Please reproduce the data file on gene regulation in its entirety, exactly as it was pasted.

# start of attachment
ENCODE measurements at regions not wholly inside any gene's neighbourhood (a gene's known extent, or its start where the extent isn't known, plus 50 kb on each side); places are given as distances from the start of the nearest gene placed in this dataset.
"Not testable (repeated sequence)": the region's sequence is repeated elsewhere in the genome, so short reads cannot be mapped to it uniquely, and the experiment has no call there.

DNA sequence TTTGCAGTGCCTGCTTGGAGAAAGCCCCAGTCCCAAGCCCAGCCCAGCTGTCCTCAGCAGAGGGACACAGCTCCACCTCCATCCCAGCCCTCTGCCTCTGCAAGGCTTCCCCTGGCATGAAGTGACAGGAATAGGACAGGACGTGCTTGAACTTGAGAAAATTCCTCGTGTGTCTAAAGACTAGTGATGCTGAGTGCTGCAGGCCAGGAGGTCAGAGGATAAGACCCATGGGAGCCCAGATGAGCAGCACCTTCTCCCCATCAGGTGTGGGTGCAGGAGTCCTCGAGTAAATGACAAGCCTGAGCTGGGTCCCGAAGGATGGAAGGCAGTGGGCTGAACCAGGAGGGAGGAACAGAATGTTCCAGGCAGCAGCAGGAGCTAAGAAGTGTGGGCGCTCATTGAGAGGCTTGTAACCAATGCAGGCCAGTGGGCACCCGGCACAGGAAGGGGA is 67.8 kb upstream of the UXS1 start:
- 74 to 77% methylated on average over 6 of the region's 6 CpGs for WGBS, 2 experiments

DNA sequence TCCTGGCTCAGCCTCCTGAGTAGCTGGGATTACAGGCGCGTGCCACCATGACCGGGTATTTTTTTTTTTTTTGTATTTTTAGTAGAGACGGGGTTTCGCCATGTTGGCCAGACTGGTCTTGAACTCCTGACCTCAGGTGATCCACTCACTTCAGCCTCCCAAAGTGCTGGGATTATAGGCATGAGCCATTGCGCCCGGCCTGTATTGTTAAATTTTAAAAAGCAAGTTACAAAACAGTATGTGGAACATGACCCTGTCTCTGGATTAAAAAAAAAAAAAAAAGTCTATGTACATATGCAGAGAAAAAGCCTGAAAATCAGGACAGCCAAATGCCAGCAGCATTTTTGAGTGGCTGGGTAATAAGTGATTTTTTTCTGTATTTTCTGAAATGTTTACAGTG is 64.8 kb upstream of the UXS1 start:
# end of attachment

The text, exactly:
ENCODE measurements at regions not wholly inside any gene's neighbourhood (a gene's known extent, or its start where the extent isn't known, plus 50 kb on each side); places are given as distances from the start of the nearest gene placed in this dataset.
"Not testable (repeated sequence)": the region's sequence is repeated elsewhere in the genome, so short reads cannot be mapped to it uniquely, and the experiment has no call there.

DNA sequence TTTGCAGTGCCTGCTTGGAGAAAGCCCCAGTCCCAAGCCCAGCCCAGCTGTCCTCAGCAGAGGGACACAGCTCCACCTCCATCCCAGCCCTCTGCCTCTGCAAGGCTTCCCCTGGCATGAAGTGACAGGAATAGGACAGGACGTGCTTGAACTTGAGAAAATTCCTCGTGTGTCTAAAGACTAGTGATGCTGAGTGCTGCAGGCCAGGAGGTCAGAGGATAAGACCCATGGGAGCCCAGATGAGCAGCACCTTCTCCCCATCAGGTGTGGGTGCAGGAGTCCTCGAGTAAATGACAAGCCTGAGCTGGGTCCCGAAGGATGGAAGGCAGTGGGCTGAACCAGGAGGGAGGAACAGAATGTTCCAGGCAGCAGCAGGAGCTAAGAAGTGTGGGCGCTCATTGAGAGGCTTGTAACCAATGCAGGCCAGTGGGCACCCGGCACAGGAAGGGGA is 67.8 kb upstream of the UXS1 start:
- 74 to 77% methylated on average over 6 of the region's 6 CpGs for WGBS, 2 experiments

DNA sequence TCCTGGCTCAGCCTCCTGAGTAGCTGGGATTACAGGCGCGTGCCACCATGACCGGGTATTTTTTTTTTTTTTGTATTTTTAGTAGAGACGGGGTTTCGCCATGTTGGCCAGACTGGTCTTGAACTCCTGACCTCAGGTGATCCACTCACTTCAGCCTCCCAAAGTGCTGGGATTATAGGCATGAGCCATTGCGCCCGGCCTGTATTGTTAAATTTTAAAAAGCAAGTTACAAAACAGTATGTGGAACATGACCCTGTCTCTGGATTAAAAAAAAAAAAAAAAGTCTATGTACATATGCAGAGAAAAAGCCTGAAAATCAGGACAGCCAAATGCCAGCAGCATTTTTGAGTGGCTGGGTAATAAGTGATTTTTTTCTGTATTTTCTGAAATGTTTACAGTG is 64.8 kb upstream of the UXS1 start: